LevoLux Brand name Skyvane and made in the UK Tel: 020 8863 9111
Most of the above companies supply the trade so you will need to contact then to obtain the names of local retail suppliers/installers.
If you have difficultly sorting out quotes/installation companies contact me as I know many of the principals of the manufacturing companies.
Have you considered a glazing solution such as a Solar reflective laminate for glass roofs to upgrade the specification of the glass to a solar glass standard. Or a Solar Insert heat reflector for polycarbonate roofs. Both these systems have similar performance to external louvre blinds without the problems of maintenance. You can obtain information on these products from insu www.insu.co.uk
or email them on email@example.com.
Question submitted by Beaulah
Our conservatory gets too hot in the summer and cold in the winter. We have vertical blinds on the windows but nothing on the polycarbonate roof. I would like to move my computer and equipment into the conservatory to make better use of it but can't because of the variances in temperature and glare. Any ideas?
||This question answered by David Anderson at www.insu.co.uk
A) Summer Comfort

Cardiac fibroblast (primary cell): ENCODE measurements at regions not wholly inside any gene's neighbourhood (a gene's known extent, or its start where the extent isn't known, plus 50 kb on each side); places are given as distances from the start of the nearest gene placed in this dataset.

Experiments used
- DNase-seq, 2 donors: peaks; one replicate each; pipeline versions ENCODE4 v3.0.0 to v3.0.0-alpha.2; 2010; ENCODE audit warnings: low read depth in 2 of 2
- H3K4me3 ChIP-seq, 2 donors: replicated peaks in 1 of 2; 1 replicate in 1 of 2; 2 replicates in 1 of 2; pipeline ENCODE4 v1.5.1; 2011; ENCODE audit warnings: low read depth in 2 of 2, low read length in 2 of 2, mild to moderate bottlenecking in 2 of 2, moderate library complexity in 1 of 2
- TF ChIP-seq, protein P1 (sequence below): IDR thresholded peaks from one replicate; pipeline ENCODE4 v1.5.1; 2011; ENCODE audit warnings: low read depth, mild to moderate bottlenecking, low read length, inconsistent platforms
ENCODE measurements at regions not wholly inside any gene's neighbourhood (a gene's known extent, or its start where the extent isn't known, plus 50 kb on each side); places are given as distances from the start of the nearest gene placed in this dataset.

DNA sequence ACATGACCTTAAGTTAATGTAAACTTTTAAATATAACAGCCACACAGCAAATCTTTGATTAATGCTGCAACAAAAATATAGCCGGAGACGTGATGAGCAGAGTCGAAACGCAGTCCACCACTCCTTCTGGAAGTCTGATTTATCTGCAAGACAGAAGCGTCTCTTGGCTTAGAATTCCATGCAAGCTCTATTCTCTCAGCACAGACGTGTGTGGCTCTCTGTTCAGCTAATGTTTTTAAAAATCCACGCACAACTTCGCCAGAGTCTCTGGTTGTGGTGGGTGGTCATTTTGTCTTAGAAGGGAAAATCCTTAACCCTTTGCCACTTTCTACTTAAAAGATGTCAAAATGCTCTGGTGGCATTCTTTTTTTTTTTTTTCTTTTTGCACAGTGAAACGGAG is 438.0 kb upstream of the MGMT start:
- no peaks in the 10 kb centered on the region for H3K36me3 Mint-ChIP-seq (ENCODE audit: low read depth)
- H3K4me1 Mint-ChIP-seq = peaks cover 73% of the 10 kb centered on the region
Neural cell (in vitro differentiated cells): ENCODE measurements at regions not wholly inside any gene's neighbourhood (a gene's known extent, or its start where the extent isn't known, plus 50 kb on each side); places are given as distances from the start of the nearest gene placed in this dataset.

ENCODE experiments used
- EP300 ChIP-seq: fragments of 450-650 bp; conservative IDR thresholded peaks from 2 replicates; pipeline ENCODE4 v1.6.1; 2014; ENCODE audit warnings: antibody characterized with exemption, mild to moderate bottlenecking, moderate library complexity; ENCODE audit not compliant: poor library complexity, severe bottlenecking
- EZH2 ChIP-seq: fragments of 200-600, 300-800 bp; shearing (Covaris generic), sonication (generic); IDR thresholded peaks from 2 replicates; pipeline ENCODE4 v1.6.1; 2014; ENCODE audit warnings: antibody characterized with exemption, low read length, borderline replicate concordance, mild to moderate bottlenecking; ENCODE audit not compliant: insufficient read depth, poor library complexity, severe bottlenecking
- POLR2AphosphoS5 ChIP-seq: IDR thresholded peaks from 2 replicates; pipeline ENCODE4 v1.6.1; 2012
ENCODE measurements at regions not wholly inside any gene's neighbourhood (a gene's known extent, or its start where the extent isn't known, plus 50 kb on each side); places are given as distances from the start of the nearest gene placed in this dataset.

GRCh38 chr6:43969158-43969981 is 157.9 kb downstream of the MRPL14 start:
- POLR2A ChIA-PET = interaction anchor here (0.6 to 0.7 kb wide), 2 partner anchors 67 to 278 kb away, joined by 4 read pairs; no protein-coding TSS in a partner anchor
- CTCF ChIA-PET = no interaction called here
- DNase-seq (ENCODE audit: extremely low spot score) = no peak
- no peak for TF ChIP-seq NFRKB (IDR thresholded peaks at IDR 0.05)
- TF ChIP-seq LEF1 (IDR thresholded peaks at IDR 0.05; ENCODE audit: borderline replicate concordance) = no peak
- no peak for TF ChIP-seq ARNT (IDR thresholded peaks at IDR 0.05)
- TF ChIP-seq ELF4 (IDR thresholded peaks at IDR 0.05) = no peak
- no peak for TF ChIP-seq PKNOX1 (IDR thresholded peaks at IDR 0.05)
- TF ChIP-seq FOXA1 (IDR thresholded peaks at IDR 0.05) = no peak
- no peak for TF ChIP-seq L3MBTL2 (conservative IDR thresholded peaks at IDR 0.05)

This can be achieved in a number of ways:
External roof blinds - There are two types: roller and, fixed and adjustable vertical louvres. Both can be expensive, depending on the design of your roof, and will need maintenance. They have a finite life as they are subject to the weather.
Glazing solutions - Solar laminates for glass roofed conservatories and Solar Insert Heat reflectors for polycarbonate roofs. They are fitted within the glazing system either before or after the conservatory has been erected, and function by reflecting heat and glare out before it enters the conservatory in a similar way to specialist solar reflective glasses fitted in commercial buildings and atria. They have similar performance to the external solutions, without the need for maintenance, and as a consequence they have excellent life expectancy. In the case of polycarbonate roofing they will last the life of the roof - 30 to 40 years.
These products have excellent glare performance, to combat problems with computer screens. However it may be necessary to use side window blinds to deal with glare entering through the side windows.
B) Winter Comfort
External louvre blinds provide virtually no improvement in winter insulation, as it will be necessary to open them fully to obtain adequate winter light. Solar laminates and Solar Insert heat reflectors provide a certain amount of winter insulation as they are transparent.
The extent of winter insulation you require will depend on the way that your conservatory faces and the current roof glazing.
Until recently most conservatories were fitted with triple wall polycarbonate roofing, or double glazing. These materials provided inadequate insulation, in most cases, for full winter use of the conservatory without significant additional heating costs.